Modern women avoiding "Younger Wife's Curse”

Wives worldwide generally younger and live longer than husbands / Greater financial literacy among women helps avoid old-age poverty / Women now becoming more financially independent

 

Ahead of the International Widows’ Day (June 23rd), Allianz has released a study describing the financial bind many women face when getting married. According to the report, “The Younger Wife’s Curse,” women are on average younger than their husbands and outlive them. In the past, these extra years were more of a curse than a blessing as many women spent them in old-age poverty.  “Social norms are changing, and pensions are improving for women, so today’s younger women appear better positioned to ensure their own financial security. This is a trend that the financial industry will need to respond to in the coming years”, says Brigitte Miksa, Head of International Pensions at Allianz.

According to figures reproduced in “The Younger Wife’s Curse”, older women are at greater risk of poverty in 27 out of 30 OECD countries. Poverty rates are 15% for women and 11% for men. Researchers investigating poverty have shown widowhood is the single most predictive factor concerning a decrease in female income in later years. This is often due to the shorter working lifetime of previous generations of women and dependency on their spouse’s Social Security and private pension benefits, which tend to decrease after his death. In addition, the couple’s assets are often depleted by costs linked to the sickness and death of the spouse making thenewly widowed woman financially poor even if as a married couple they were not.

A woman today – married, unmarried or somewhere in between – is still well advised to look out for her own financial security. Otherwise, they will be doing themselves a disservice in terms of their long-term future happiness.

A woman today – married, unmarried or somewhere in between – is still well advised to look out for her own financial security. Otherwise, they will be doing themselves a disservice in terms of their long-term future happiness. (Photo: picture alliance/chromorange)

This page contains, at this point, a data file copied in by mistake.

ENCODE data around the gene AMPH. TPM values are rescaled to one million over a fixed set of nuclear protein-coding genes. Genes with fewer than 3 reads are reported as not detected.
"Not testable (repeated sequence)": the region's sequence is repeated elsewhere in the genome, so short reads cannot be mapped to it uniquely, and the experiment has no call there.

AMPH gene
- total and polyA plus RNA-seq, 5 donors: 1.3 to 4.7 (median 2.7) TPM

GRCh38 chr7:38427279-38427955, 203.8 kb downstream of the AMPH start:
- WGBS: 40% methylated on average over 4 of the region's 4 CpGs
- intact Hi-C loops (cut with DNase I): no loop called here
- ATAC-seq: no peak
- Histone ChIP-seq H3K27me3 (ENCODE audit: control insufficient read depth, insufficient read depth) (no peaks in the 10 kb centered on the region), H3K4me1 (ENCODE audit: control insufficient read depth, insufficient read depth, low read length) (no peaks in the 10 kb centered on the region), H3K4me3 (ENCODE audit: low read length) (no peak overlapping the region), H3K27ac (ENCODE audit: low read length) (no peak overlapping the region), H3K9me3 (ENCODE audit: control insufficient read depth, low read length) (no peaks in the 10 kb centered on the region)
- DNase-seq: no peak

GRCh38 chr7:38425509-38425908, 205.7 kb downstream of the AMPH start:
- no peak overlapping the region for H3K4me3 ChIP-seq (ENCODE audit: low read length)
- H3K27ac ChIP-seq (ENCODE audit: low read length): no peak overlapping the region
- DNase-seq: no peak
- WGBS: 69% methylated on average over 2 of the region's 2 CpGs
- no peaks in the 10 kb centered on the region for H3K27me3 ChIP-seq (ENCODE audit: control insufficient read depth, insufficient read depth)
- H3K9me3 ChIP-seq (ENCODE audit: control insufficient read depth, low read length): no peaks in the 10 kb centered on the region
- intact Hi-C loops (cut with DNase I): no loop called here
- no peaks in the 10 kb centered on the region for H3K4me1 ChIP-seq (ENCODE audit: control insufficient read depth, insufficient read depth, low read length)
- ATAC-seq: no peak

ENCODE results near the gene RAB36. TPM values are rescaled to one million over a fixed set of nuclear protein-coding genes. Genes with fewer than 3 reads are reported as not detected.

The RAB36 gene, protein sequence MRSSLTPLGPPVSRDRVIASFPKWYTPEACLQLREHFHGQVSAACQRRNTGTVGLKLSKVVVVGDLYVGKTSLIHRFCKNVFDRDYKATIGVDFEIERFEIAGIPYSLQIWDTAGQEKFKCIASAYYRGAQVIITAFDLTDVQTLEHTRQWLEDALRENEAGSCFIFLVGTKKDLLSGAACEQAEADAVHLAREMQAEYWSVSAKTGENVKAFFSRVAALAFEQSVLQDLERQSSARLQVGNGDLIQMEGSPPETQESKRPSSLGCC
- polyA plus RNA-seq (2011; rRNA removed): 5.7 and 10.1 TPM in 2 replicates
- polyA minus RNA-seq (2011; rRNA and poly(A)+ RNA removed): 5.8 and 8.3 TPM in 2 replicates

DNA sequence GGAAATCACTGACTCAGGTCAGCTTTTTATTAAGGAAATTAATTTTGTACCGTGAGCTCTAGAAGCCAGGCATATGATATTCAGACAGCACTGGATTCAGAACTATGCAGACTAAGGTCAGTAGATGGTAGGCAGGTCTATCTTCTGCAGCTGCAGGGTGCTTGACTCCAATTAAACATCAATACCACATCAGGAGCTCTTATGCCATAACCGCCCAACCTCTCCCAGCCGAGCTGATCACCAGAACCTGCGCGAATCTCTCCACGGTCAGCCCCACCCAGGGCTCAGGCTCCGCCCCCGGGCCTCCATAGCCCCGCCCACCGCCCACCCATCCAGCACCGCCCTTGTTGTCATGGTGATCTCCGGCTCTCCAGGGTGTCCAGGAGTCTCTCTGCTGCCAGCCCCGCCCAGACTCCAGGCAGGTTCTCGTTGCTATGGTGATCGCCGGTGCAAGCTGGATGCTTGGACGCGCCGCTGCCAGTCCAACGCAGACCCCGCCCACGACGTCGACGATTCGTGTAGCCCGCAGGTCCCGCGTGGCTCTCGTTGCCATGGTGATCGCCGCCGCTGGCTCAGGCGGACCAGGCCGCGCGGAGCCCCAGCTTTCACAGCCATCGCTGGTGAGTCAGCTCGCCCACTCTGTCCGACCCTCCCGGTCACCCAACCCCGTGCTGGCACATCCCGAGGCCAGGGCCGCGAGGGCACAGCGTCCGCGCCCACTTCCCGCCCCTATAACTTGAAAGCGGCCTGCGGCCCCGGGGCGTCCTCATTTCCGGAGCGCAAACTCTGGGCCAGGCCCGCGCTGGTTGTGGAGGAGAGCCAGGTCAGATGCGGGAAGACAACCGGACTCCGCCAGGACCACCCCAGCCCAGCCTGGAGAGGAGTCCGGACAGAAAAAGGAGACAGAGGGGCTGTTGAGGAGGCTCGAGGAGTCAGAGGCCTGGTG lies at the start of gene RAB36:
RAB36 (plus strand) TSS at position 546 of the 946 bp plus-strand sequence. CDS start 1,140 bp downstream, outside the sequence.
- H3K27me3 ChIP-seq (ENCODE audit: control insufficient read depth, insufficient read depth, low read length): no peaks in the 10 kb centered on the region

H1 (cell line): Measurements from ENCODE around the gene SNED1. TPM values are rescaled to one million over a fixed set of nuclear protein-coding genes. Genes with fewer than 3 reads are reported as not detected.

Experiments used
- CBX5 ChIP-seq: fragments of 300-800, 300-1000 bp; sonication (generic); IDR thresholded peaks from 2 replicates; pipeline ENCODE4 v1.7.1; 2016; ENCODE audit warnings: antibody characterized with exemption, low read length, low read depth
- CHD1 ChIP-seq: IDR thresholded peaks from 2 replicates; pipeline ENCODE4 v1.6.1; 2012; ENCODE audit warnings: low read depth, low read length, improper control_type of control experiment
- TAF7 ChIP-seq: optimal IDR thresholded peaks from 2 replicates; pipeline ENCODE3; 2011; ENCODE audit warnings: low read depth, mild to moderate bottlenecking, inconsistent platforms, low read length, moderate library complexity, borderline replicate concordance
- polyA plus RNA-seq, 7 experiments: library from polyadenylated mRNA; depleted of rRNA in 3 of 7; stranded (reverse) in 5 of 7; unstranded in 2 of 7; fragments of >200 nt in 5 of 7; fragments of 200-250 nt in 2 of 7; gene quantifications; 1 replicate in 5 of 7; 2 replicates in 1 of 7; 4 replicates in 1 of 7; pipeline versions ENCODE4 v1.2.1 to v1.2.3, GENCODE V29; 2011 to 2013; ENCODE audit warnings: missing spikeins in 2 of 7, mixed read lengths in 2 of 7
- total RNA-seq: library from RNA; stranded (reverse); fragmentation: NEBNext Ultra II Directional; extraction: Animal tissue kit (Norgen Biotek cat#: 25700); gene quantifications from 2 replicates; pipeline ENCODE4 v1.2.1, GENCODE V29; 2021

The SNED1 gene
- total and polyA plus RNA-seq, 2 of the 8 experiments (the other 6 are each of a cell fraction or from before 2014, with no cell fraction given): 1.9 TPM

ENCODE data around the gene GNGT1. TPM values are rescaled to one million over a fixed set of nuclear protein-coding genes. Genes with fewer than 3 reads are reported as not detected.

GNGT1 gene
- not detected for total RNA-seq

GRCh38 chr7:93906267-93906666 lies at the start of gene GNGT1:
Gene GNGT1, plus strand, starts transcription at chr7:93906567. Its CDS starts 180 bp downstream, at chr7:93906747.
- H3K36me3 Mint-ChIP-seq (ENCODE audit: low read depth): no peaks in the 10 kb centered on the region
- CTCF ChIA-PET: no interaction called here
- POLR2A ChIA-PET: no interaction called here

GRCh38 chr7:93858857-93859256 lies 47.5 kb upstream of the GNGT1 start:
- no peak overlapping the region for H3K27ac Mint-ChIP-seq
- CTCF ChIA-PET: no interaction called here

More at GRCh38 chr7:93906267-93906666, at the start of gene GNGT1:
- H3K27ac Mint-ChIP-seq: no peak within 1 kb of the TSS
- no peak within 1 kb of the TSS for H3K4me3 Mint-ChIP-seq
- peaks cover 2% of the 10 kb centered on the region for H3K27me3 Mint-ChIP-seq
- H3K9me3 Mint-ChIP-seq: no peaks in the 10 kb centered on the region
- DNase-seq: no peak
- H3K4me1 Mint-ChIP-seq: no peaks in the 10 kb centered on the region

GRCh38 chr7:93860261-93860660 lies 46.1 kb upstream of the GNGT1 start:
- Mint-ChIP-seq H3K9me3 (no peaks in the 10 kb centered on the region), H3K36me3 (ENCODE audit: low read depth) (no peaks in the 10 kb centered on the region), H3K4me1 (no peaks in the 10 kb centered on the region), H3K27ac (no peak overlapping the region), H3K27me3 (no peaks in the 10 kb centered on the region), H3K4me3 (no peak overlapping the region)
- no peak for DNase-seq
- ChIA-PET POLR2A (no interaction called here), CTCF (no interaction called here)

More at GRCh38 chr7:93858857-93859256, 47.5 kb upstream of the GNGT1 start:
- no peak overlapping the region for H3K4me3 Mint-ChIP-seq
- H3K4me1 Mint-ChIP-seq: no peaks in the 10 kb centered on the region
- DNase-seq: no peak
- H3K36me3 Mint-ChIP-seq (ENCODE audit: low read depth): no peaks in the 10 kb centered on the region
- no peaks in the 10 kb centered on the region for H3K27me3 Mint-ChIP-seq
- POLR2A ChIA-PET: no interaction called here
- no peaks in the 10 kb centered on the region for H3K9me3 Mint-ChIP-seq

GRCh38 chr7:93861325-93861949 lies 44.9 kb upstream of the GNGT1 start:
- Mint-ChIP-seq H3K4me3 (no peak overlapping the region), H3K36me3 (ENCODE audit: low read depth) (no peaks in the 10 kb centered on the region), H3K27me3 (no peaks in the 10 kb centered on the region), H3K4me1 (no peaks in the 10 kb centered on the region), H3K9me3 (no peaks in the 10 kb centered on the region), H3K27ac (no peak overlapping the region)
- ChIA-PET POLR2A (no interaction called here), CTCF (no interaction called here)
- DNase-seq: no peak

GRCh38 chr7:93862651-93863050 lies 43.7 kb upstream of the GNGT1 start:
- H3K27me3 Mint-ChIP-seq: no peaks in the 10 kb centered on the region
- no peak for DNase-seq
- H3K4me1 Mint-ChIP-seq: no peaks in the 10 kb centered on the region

Against this, another recent report (“2013 Allianz Women, Money, and Power Study”) focused on women’s changing attitudes and behaviors as it pertains to money in the United States. The online study, which surveyed 2213 women ages 25 to 75 with household income of 30,000 US-dollars or higher, found 68% of respondents have become more actively involved in financial planning, retirement and investment decisions since the financial crisis.

“Overall the two studies are complementary and found that women are becoming more and more financially aware, though of course this masks huge differences between countries,” explains Miksa.

Generally women in the developed world today are more educated than their mothers and spend more years in employment. They also enjoy far greater financial independence than their grandmothers and contribute to their own pensions. In addition, they tend to marry later and marry men increasingly closer to their own age. Today’s younger wives, it seems, have a far better chance than their mothers and grandmothers of securing their financial future. Yet, new trends threaten prosperity in later life. Pension reforms implemented in recent years will affect everyone, but men and women are affected in distinctly different ways. An EU report cited in “The Younger Wife’s Cures” notes that these changes weigh particularly to the disadvantage of women.

Age at marriage

Age at marriage

Source: United Nations, Department of Economic and Social Affairs, Population Division. World Marriage Data 2008 (POP/DB/Marr/Rev2008)

These new risks could accentuate differences that already exist in terms of retirement benefit outcomes. In addition, the prospect of a longer life can increase the risk that women may outlive their assets."A woman today – married, unmarried or somewhere in between – is still well advised to look out for her own financial security," notes Miksa. “Otherwise, they will be doing themselves a disservice in terms of their long-term future happiness.”

The financial industry is struggling to come to terms with the increasing role women are playing in their own and household finances. The “2013 Allianz Women, Money, and Power Study” found 54% of women still believe the industry is geared towards men. Some 62% of women still don't have a financial advisor and financial professionals placed a distant second to the Internet as a source for financial information.

As with all content published on this site, these statements are subject to our Forward Looking Statement disclaimer:

 

Disclaimer

Claudia Mohr-Calliet
Allianz SE
Phone +49.89.3800-18797
Send e-mail